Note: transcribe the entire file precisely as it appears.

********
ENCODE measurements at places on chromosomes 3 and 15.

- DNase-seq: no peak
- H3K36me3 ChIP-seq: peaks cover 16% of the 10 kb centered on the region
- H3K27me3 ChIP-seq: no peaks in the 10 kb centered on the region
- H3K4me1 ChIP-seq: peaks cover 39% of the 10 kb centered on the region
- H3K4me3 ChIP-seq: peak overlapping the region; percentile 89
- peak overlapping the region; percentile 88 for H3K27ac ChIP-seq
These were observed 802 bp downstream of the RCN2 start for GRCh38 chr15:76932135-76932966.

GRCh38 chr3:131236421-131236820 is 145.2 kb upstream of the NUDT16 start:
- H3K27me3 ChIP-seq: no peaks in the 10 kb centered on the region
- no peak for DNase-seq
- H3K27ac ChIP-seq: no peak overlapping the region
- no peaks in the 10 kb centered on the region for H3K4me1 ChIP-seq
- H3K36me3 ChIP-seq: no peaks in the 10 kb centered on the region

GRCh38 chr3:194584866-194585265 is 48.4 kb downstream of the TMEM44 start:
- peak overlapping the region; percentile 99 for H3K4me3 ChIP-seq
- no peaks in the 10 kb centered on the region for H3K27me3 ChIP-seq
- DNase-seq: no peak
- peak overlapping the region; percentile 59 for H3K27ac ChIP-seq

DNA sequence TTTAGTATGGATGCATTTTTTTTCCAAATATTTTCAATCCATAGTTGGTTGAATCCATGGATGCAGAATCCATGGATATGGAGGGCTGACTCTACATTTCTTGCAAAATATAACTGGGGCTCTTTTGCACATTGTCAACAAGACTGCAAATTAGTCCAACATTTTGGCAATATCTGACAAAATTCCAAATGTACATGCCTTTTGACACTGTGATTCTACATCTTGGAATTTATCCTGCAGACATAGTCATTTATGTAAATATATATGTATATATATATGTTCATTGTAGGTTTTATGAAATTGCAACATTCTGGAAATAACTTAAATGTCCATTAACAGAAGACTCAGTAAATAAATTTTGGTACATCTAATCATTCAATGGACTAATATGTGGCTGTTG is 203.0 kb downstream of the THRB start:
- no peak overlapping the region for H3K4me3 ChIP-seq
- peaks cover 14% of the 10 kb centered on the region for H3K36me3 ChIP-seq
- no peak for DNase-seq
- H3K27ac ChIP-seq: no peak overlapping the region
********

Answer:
ENCODE measurements at places on chromosomes 3 and 15.

- DNase-seq: no peak
- H3K36me3 ChIP-seq: peaks cover 16% of the 10 kb centered on the region
- H3K27me3 ChIP-seq: no peaks in the 10 kb centered on the region
- H3K4me1 ChIP-seq: peaks cover 39% of the 10 kb centered on the region
- H3K4me3 ChIP-seq: peak overlapping the region; percentile 89
- peak overlapping the region; percentile 88 for H3K27ac ChIP-seq
These were observed 802 bp downstream of the RCN2 start for GRCh38 chr15:76932135-76932966.

GRCh38 chr3:131236421-131236820 is 145.2 kb upstream of the NUDT16 start:
- H3K27me3 ChIP-seq: no peaks in the 10 kb centered on the region
- no peak for DNase-seq
- H3K27ac ChIP-seq: no peak overlapping the region
- no peaks in the 10 kb centered on the region for H3K4me1 ChIP-seq
- H3K36me3 ChIP-seq: no peaks in the 10 kb centered on the region

GRCh38 chr3:194584866-194585265 is 48.4 kb downstream of the TMEM44 start:
- peak overlapping the region; percentile 99 for H3K4me3 ChIP-seq
- no peaks in the 10 kb centered on the region for H3K27me3 ChIP-seq
- DNase-seq: no peak
- peak overlapping the region; percentile 59 for H3K27ac ChIP-seq

DNA sequence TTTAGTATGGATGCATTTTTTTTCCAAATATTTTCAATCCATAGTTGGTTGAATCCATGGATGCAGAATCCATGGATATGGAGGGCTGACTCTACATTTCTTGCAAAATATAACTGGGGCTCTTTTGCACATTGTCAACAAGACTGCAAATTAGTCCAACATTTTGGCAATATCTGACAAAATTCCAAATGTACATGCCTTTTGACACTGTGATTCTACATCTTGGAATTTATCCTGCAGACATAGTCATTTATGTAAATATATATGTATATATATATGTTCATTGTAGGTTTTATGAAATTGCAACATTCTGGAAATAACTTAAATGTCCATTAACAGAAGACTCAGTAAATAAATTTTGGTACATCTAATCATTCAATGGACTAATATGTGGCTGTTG is 203.0 kb downstream of the THRB start:
- no peak overlapping the region for H3K4me3 ChIP-seq
- peaks cover 14% of the 10 kb centered on the region for H3K36me3 ChIP-seq
- no peak for DNase-seq
- H3K27ac ChIP-seq: no peak overlapping the region